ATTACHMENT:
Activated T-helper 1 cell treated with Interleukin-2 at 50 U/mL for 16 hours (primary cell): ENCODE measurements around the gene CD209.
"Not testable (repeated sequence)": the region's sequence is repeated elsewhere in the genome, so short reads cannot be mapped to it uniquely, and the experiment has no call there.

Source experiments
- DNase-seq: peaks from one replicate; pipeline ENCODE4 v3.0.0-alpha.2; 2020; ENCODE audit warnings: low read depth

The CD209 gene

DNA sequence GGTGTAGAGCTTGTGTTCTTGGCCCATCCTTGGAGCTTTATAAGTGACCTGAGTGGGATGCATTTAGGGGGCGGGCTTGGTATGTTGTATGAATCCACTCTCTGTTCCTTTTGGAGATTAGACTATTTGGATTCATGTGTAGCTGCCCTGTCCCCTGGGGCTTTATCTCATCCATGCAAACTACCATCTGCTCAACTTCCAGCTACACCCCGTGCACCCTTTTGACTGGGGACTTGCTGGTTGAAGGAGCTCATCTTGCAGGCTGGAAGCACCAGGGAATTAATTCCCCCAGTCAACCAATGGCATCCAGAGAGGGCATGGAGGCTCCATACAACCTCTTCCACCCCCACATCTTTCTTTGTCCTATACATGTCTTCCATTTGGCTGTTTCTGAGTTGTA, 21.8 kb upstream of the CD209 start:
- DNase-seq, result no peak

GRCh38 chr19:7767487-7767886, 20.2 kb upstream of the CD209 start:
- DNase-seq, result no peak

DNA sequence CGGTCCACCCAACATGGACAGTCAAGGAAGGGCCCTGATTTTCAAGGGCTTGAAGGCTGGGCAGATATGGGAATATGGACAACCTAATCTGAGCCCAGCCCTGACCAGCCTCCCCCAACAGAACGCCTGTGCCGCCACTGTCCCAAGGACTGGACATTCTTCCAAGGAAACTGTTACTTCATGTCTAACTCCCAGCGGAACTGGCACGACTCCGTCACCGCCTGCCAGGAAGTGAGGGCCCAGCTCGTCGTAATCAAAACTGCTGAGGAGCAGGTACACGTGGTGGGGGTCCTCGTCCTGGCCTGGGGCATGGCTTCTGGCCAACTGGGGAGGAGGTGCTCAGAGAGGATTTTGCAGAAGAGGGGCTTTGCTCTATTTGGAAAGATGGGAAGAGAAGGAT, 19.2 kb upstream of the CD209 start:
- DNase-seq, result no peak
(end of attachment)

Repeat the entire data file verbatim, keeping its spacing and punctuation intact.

Activated T-helper 1 cell treated with Interleukin-2 at 50 U/mL for 16 hours (primary cell): ENCODE measurements around the gene CD209.
"Not testable (repeated sequence)": the region's sequence is repeated elsewhere in the genome, so short reads cannot be mapped to it uniquely, and the experiment has no call there.

Source experiments
- DNase-seq: peaks from one replicate; pipeline ENCODE4 v3.0.0-alpha.2; 2020; ENCODE audit warnings: low read depth

The CD209 gene

DNA sequence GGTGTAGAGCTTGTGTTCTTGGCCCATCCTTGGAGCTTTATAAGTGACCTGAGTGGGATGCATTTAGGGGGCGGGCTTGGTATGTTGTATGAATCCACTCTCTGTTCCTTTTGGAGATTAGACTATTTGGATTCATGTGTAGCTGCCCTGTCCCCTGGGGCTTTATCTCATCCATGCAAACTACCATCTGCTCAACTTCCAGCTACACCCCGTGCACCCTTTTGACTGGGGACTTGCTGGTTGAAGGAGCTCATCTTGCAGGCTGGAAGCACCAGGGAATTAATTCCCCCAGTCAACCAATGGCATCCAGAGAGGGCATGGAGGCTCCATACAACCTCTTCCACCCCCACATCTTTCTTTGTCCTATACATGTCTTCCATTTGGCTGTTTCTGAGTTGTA, 21.8 kb upstream of the CD209 start:
- DNase-seq, result no peak

GRCh38 chr19:7767487-7767886, 20.2 kb upstream of the CD209 start:
- DNase-seq, result no peak

DNA sequence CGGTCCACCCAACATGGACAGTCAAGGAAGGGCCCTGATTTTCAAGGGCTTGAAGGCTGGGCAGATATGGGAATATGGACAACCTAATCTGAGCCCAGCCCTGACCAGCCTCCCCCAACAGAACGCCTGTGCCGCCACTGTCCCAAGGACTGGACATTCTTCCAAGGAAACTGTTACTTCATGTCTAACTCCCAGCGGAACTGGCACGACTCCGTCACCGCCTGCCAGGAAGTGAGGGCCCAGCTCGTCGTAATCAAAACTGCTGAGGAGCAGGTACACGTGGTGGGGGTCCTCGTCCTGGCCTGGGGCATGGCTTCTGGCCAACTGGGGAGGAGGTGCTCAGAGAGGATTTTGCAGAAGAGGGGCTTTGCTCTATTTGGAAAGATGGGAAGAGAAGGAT, 19.2 kb upstream of the CD209 start:
- DNase-seq, result no peak